When I first started writing these squirrel articles I kept getting confused when I was reading about red squirrels. I was seeing contradictory information about these things and was having a hard time understanding why some people are highly passionate about them.
And then I figured it out.
It turns out that there are three different types of squirrels that are commonly referred to as “Red Squirrels” and there are significant differences between them.
The Three Species of Red Squirrels
The three species of squirrels are:
- Eurasian Red Squirrels
- American Red Squirrels
- Fox Squirrels
Once you know what to look for these guys are really easy to tell apart.
Eurasian Red Squirrel (Sciurus vulgaris)
This is the squirrel that everyone is making a fuss about!
The Eurasian red squirrel is found across Europe and parts of Asia. These squirrels have fur that can range in color from pure red to pure black. Pure red squirrels are found in Great Britain while populations of pure back squirrels can be found in southern Italy.
The pure red squirrels are beloved in Great Britain but that are quickly dying out. Massive preservation efforts are underway to try to save these red squirrels.
More information about why these squirrels are threatened and the efforts to save them are given below.
American Red Squirrel (Tamiasciurus hudsonicus)
The American Red Squirrel is one of three species that are generically called “Pine Squirrels”. These squirrels are abundant across North America with populations in the American northeast, the Rocky Mountains and all across Canada.
While the Eurasian and American Red Squirrels share a similar name they are quite difference in appearance and behavior. Greater detail on these differences is provided at the end of this list.
Fox Squirrel (Sciurus niger)
The Fox squirrel is typically found in the eastern United States and Canada. This squirrel has a lot of red in its fur and many people will call this guy a red squirrel.
It is EASY to tell a Fox squirrel from an American Red squirrel based on size alone. Fox squirrels are the largest tree squirrel in North America and can weigh up to two pounds. American Red Squirrels are much smaller with an average weight of about half a pound.
American Red Squirrels vs. Eurasian Red Squirrels
Telling the difference between an American and Eurasian red squirrel is pretty easy. The most obvious way is that the American is only found in North America while the Eurasian is only found in Europe and Asia.
The second way is by looking at the ears. Eurasian red squirrels have tufts on the tips of their ears while American reds do not.
Another major difference between these two squirrels is their behavior towards other animals. Eurasian reds are non-territorial and will have overlapping ranges with other squirrels while American reds are extremely territorial and actively defend their ranges against intruders.
The difference in behavior between these animals is due to how they store food. Both of these species stash away food for winter months as neither species hibernates. The Eurasian scatters the food caches in multiple locations throughout the forest. The American creates a MASSIVE central stash called a midden which it defends with its life.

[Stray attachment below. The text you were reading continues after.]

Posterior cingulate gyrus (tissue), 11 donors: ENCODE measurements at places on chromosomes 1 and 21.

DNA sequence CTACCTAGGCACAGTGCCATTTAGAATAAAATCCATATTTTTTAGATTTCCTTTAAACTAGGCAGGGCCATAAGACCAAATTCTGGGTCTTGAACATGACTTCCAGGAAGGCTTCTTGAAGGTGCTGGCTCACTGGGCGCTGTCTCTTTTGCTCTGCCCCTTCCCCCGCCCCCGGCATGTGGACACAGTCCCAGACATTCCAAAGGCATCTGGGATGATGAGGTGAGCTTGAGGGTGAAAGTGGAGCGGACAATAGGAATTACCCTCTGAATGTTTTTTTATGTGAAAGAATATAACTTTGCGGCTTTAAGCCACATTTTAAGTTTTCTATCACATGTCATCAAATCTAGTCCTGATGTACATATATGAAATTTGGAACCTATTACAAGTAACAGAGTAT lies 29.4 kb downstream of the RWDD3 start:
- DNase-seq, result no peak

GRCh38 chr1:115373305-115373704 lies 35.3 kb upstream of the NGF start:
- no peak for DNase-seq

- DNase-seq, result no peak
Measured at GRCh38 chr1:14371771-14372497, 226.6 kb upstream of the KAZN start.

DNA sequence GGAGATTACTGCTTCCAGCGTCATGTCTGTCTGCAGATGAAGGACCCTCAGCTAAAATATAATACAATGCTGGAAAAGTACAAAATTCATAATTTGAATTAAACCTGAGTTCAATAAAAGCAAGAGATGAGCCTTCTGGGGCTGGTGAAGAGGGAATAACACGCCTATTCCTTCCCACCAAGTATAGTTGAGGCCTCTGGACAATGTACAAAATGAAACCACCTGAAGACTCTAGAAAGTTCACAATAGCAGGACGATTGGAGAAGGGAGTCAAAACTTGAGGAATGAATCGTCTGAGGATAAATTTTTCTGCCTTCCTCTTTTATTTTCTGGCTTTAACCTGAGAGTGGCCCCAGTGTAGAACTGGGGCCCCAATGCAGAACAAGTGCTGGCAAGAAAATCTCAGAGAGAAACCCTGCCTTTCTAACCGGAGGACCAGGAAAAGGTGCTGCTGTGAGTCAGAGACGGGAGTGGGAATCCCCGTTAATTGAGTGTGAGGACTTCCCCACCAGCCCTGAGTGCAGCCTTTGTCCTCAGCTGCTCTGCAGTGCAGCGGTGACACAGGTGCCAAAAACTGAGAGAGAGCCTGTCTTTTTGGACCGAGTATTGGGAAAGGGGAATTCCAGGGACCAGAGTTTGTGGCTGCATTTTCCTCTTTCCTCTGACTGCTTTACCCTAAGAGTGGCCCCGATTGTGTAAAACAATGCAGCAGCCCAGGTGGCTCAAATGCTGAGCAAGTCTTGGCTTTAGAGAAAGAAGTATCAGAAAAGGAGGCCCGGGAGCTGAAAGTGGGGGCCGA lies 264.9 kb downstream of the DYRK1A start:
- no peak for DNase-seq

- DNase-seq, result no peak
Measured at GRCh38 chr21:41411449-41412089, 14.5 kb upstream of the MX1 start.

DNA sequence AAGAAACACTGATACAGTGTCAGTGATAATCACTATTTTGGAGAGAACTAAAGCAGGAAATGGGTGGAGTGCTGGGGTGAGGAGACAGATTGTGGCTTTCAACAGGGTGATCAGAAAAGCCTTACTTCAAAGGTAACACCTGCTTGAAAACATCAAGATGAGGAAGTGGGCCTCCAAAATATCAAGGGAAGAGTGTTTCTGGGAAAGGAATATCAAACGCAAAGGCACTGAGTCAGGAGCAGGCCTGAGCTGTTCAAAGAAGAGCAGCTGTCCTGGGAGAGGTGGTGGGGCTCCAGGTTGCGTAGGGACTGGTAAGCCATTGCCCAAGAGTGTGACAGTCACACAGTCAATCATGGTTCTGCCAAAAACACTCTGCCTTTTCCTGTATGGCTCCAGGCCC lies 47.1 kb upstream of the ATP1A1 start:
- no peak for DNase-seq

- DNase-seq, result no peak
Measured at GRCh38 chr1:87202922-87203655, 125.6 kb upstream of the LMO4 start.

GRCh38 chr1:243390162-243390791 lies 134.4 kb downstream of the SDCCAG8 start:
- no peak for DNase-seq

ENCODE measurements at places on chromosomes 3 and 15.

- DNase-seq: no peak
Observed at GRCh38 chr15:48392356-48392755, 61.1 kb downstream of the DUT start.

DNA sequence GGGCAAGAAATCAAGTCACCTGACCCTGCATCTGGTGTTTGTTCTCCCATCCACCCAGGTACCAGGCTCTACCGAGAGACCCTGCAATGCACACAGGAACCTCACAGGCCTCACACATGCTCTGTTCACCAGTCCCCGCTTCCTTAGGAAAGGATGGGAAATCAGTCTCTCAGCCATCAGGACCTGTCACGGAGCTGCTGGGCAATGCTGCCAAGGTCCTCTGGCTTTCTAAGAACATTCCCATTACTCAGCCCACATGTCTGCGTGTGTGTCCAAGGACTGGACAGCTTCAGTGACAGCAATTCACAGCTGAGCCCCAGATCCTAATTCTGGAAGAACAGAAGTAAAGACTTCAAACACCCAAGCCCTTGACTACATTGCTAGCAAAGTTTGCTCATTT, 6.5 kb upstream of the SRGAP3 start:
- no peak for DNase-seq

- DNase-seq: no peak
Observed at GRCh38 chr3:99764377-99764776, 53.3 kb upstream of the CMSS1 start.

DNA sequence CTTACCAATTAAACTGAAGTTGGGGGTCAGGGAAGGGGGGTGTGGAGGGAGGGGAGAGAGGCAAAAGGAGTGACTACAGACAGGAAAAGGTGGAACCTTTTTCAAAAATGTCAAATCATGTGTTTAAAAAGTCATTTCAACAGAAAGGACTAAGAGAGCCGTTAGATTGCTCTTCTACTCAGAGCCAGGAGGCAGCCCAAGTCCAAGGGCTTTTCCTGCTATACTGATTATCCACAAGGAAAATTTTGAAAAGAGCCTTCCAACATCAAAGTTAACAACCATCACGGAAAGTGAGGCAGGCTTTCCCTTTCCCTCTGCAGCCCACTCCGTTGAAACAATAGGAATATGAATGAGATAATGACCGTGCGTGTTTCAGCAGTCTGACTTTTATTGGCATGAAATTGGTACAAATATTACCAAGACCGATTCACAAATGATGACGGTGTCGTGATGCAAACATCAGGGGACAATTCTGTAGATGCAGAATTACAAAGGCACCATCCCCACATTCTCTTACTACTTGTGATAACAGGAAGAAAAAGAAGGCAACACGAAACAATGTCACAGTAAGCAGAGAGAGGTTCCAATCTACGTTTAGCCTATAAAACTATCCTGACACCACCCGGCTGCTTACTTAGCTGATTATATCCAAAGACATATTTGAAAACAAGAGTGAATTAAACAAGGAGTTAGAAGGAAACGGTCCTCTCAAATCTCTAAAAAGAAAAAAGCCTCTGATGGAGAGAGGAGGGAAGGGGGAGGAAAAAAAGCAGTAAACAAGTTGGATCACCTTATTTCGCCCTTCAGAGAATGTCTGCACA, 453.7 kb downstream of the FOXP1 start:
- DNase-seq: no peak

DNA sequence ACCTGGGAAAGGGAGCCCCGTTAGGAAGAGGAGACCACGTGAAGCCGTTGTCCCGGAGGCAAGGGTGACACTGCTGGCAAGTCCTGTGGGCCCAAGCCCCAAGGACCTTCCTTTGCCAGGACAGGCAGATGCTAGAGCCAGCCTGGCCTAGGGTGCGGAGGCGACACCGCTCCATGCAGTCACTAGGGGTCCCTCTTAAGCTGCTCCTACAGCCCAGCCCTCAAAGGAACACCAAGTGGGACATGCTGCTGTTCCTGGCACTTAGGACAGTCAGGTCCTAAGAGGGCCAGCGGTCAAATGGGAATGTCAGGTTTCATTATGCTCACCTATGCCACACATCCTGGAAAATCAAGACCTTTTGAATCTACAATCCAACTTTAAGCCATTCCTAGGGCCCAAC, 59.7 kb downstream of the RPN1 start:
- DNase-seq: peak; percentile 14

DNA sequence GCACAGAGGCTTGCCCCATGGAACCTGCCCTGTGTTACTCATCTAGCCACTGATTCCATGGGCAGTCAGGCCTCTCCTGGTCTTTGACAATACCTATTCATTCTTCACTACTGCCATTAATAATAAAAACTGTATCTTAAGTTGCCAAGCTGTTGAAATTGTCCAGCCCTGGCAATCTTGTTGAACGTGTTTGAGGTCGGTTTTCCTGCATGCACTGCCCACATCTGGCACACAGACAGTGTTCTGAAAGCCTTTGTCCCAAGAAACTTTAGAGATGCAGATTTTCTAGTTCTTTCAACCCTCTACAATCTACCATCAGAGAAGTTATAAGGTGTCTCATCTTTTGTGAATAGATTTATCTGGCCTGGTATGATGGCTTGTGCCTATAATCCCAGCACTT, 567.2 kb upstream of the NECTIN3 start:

Here is a glimpse of what a midden looks like. Once you see what a midden looks like you can appreciate how valuable a resource it is and why the American red protects it so fiercely.
Eurasian Red Squirrels vs Grey Squirrels
There is a battle in Great Britain between Eurasian Red squirrels and Grey squirrels. The Grey squirrels are winning.
Grey squirrels from America were introduced to Great Britain in the 1800s and the red squirrel population has been dropping ever since. At one time the UK had an estimated population of red squirrels of about 3.5 million. That number is now down to about 120,000.
Red and Grey squirrels directly compete for food and nesting sites. Grey squirrels are bigger, stronger and, some studies suggest, smarter than their red rivals. The squirrels that best compete are the ones that survive.
To make things worse, Grey squirrels are carriers of the parapoxvirus (Squirrel Pox). The virus does not impact the health of Grey squirrels but is deadly to Reds.
There are many preservation groups working to restore the population of the reds and the population in Scotland appears to have stabilized. The Scottish success is suspected to have been helped through an unusual partner, the Pine Marten.
A Pine Marten is a cat sized weasel and, hundreds of years ago, was one of the most common mammalian predators in the UK. However, the species was almost wiped out of the UK through deforestation and hunting. Recent restoration efforts are establishing viable, healthy populations in Scotland and other portions of the UK.
What is interesting is that in areas where Pine Martens are thriving, so are Red squirrels! At first it didn’t make sense as Pine Martens are ferocious predators that include squirrels on their list of prey. However it looks like Pine Martens are selectively dining on Grey squirrels instead of Reds. It has been speculated that because Red squirrels evolved along with Pine Martens that they are better at evading them than the non-native Grey squirrels.
General references used for this article include: